This is a semester I’ve been waiting on for a long, long time. It’s the semester when – finally! – UGA is able to participate in the manuscript dealer Les Enluminures‘ Manuscripts in the Curriculum program. Thanks to the generosity of the Hargrett Library, the Willson Center for Arts and Humanities, and the English Department, we are borrowing nine medieval manuscripts from Les Enluminures to teach with for the the semester. This was originally scheduled for Fall 2020, but we all know how that went. So it’s doubly special that we are finally able to host these lovely volumes on campus, to work with them in the Special Collections library, and to share them with the public.
We’ve got so much happening this semester. One class is diving into the technologies that underpin medieval manuscripts. They’re thinking through how these books operate distinctive objects in the world, as well as how the medieval technologies we find initial unfamiliar are invisibly embedded in modern books. Another class is currently making medieval inks and pigments, interpreting medieval recipes and adapting them for modern tools. They’re doing this in preparation to help the Special Collections Library run a Medieval Family Day for the community. If you’re in Athens, save some time on Saturday, 22 October, to come learn about how medieval manuscripts were made. More info coming soon.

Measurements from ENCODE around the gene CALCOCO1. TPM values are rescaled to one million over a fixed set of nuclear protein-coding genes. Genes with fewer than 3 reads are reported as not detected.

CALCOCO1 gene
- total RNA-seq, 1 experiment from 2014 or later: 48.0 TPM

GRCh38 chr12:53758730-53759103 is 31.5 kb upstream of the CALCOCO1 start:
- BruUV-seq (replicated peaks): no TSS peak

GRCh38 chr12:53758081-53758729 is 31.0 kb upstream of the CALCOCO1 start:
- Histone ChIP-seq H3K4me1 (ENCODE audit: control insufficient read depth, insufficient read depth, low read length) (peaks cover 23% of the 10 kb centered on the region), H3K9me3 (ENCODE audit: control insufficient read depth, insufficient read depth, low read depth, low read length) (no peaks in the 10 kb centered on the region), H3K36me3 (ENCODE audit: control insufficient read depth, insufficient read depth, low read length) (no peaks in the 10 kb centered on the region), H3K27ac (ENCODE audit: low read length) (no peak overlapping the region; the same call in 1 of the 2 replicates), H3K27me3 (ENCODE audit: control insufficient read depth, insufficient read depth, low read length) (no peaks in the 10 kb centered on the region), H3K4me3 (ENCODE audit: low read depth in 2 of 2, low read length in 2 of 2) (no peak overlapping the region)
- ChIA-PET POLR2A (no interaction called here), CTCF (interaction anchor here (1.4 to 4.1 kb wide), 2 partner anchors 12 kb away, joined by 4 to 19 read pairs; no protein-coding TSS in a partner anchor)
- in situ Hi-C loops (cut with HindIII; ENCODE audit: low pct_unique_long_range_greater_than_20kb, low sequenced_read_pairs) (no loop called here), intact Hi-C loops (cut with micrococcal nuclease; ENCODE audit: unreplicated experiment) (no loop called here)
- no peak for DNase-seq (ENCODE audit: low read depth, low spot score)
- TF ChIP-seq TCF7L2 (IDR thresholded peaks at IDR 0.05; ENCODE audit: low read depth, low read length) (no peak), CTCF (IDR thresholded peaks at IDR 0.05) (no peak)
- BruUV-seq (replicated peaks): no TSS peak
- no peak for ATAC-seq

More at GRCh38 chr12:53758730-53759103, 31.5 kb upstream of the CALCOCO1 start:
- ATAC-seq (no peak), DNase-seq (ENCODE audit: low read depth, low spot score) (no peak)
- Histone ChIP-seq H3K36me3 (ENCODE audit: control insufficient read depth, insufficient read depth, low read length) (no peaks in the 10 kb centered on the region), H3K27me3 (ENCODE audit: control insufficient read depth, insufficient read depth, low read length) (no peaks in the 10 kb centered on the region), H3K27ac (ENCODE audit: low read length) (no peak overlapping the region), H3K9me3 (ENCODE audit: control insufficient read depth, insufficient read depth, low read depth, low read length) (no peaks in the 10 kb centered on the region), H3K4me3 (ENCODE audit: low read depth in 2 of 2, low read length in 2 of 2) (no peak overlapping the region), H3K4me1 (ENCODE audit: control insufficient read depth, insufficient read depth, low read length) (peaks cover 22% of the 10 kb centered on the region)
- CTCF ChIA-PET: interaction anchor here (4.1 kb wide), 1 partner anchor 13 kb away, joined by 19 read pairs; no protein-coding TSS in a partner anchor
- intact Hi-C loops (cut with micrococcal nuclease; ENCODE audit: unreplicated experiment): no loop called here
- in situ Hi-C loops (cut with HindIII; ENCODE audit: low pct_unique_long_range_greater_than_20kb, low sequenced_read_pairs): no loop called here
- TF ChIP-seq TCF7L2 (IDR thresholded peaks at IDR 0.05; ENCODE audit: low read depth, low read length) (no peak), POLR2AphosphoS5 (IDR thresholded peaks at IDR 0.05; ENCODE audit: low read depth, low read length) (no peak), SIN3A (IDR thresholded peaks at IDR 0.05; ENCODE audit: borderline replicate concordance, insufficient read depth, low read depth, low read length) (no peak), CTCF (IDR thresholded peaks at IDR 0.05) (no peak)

I’m delighted also to share these manuscripts with other university students in the North Georgia area. Students from Young Harris College in the North Georgia mountains are coming to UGA to get a crash course on medieval manuscripts with these lovely objects, and in late October I will be traveling to Young Harris to give a public presentation on medieval books. Major shout-out to Dr. Daniel Helbert for managing the logistics on the Young Harris end to make this collaboration happen.
A few other events are in the works, and there will be more content coming to the blog this semester — updates on inkmaking, previews of Family Day, and some student-authored content as well. It’s a great day to be a medieval-curious Bulldawg!
Image: TM 644, fol. 4r. A beautifully decorated initial opens this Office of the Dead made in Cologne.